SOLANA BEACH – Matter Now, Inc. – a spinout of Solana Beach software company Kromeon – is at the forefront of bringing transparency to the scandal-plagued carbon credit market.
“It was the wild west for a very long time,” said Matter Now Founder and CEO JP Palacio. “A lot of companies signed up to purchase carbon credits and they were defrauded by a lot of these agencies and individuals who said they had carbon credits. The verification process broke apart.”
To address the broken verification process, Matter Now – which officially became its own incorporated entity as of Jan. 1 – is developing a blockchain-based platform to address changes in the carbon credit market, where companies that produce carbon pollution purchase offsets from stakeholders that reduce atmospheric carbon emissions, for example a farmer returning part of his property to marshland or a timber operator reserving forest trees rather than harvesting them.
Although the carbon credit marketplace has companies like Vera, South Pole and Gold Standard to verify the carbon savings produced by the landowners, the market has lacked a transparent process that ensures that the carbon credit was sold to just one company. When a carbon credit is sold to more than one customer, it is called double counting and the practice has been a black eye on this industry for years, upsetting environmentalists wary about carbon producers getting away with pollution, companies purchasing devalued credits and the regulators that honor the credits, such as IRS, alike.
In March of last year, the World Economic Forum released a paper calling for the carbon credit market to adopt digital ledger technology, or blockchain, to address the lack of transparency that leads to fraud and double counting.
“The good thing about blockchain is it’s immutable – once it’s there it stays there forever,” Palacio said. “The way to harness energy of blockchain is taking carbon credits that have been verified by legit verifiers and then adding another layer of security putting the credits on the blockchain before they’re purchased by Delta or Coca-Cola. It gives them the transparency but also the provenance of where the carbon credit came from.”
Blockchain technology in the carbon credit space is not new, Palacio said, but where Matter Now differs form previous companies is that it uses the blockchain as a ledger that acts as a permanent record and receipt of purchased credits, rather than use it to produce carbon credit token or coins.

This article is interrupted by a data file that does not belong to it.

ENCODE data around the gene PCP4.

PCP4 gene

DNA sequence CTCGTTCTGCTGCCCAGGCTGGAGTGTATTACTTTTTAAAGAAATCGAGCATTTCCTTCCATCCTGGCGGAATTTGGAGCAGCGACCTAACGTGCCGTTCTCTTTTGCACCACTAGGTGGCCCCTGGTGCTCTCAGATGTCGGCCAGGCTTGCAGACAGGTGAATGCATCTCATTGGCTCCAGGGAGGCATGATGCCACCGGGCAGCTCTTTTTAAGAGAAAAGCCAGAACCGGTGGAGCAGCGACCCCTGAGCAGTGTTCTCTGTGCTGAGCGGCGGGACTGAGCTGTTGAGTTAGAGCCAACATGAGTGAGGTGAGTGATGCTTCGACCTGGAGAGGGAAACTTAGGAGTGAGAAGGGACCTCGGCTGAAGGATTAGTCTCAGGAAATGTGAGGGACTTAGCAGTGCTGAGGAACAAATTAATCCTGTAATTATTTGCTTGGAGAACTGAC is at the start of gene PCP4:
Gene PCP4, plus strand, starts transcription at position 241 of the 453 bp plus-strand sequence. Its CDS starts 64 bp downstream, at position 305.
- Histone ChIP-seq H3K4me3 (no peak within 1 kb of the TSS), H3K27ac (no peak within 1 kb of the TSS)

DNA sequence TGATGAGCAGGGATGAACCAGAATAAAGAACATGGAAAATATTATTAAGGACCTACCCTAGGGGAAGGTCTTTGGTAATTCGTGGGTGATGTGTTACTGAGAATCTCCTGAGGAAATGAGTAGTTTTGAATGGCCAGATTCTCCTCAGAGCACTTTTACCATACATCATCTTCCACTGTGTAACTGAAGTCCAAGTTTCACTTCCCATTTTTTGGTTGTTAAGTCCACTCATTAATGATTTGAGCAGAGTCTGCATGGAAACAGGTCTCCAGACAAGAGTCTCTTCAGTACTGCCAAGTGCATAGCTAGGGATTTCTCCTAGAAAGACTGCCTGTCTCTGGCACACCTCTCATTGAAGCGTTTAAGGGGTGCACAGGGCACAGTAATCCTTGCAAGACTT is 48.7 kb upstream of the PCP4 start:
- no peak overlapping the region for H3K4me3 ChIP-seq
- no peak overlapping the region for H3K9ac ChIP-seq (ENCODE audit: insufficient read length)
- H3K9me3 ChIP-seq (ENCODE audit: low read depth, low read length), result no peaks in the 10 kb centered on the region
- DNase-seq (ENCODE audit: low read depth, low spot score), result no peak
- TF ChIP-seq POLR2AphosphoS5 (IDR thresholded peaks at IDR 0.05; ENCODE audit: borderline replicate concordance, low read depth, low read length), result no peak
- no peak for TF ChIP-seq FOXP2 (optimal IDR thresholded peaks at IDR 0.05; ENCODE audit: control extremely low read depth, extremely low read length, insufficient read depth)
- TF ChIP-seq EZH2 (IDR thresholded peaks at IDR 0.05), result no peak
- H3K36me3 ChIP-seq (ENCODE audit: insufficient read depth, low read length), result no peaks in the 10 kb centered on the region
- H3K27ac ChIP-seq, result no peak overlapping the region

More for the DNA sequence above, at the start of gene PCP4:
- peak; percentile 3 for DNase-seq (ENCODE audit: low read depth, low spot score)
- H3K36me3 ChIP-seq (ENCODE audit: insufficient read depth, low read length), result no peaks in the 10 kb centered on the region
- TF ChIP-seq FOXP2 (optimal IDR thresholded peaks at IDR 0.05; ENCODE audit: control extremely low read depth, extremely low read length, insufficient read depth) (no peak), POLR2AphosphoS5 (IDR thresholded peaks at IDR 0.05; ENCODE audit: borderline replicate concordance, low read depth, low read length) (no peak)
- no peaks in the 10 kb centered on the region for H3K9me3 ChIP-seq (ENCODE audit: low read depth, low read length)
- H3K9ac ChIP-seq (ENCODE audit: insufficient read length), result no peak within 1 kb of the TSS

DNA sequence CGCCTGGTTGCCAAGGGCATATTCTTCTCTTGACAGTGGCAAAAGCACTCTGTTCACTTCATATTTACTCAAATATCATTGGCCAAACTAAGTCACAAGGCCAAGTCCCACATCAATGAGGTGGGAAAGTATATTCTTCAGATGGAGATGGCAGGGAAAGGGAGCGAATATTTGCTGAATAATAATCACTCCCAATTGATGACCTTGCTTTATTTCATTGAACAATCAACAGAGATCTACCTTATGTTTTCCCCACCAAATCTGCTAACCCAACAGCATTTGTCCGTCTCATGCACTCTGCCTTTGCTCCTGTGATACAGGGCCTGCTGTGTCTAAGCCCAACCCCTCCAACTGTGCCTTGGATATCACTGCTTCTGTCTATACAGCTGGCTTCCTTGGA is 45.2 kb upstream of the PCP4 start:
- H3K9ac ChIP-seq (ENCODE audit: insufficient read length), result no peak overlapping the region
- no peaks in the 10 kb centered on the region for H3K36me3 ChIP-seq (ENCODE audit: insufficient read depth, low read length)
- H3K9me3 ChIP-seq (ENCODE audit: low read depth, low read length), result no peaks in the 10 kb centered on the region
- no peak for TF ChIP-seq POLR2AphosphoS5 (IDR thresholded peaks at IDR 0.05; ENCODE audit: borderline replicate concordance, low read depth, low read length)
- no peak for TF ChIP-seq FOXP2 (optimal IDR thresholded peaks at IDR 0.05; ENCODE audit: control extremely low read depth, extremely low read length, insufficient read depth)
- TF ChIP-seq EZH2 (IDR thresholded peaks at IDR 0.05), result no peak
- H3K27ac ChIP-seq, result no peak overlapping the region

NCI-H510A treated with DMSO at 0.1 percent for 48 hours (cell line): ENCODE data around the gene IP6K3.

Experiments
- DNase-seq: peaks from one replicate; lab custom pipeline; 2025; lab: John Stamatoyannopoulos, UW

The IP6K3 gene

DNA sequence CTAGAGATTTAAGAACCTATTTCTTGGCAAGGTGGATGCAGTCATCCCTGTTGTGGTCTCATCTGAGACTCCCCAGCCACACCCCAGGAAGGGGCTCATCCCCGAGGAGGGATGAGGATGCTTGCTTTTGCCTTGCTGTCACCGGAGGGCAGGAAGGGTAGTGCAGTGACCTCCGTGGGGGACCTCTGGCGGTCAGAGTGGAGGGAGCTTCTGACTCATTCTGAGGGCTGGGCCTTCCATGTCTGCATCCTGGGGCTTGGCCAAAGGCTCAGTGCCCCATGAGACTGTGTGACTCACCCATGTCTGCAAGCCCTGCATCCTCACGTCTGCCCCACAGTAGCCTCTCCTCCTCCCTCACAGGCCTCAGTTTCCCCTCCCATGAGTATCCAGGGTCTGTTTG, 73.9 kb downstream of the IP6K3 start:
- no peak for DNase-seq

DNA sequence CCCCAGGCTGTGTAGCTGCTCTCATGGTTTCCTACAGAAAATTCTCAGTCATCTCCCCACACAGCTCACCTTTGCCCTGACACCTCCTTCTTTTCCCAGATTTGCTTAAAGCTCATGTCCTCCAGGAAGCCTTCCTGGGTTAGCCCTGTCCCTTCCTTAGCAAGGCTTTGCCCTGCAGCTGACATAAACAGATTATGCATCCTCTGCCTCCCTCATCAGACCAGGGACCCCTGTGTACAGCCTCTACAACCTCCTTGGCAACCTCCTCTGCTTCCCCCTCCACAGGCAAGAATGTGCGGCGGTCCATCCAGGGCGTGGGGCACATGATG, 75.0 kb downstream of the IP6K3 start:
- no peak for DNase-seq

“A lot of companies try to tokenize carbon credits and fractionalize them – that was a big mistake. Tokenization didn’t work,” he said, adding that because it failed to put a check on fraud in the market, regulators eventually acted. “When the new standards came out last summer, they fell exactly in line with what we were doing.”
The reason that Palacio and the web3 developers at his software firm Kromeon were doing carbon credit programming in the first place was because of a client who contracted the company to build an educational system that teaches farmers and other landowners how to sell carbon credits as a supplemental income stream.
“The project went really well,” Palacio said of his client’s company, Cathbad House.
Working on the Cathbad House project, Palacio said, led him to “look down the supply chain” of the carbon credit market, where he saw the opportunity to not only develop a transparent market, but also ultimately purchase land to produce carbon credits.
After developing the technology that powers Matter Now – the blockchain that provides the public ledger of carbon credit purchases as well as the software that generates a receipt that fulfills what the IRS needs to lower a purchaser’s tax rate – Palacio ultimately incorporated the company to acquire Cathbed House from his client, who he said was no longer interested in investing in the project.
“This move isn’t just a business expansion; it’s a step toward our vision of a greener future,” Palacio said. “By combining Cathbad’s innovative educational approaches and blockchain technology with Matter’s existing infrastructure, we’re setting a new standard for environmental responsibility in the carbon credit market.”
Matter Now is currently looking for more companies to acquire, specifically companies that are working on solutions to automate the process of adding and integrating carbon credit projects.
“Like the admin side of a project,” he said, adding that the industry has so far been receptive to what Matter Now can offer. “Not one door closed on us. Everyone was excited that there was a marketplace coming. We built an amazing network.”
That network includes partnerships with leading verification companies like Vera and South Pole as well as connections to large carbon credit purchasers like oil companies and tech firms.
With the revenue generated through its marketplace, Palacio said Matter Now’s goal is to purchase $90-100 million worth of land by 2026.
“I think that’s attainable,” he said.
Matter Now, Inc.
CEO: JP Palacio
HEADQUARTERS: Solana Beach
BUSINESS: Carbon credit marketplace
NOTABLE: Matter Now’s blockchain ledger technology aligns with standards set by regulators in summer of 2023, making the company one of the first to be able to offer transparency to carbon credit purchases.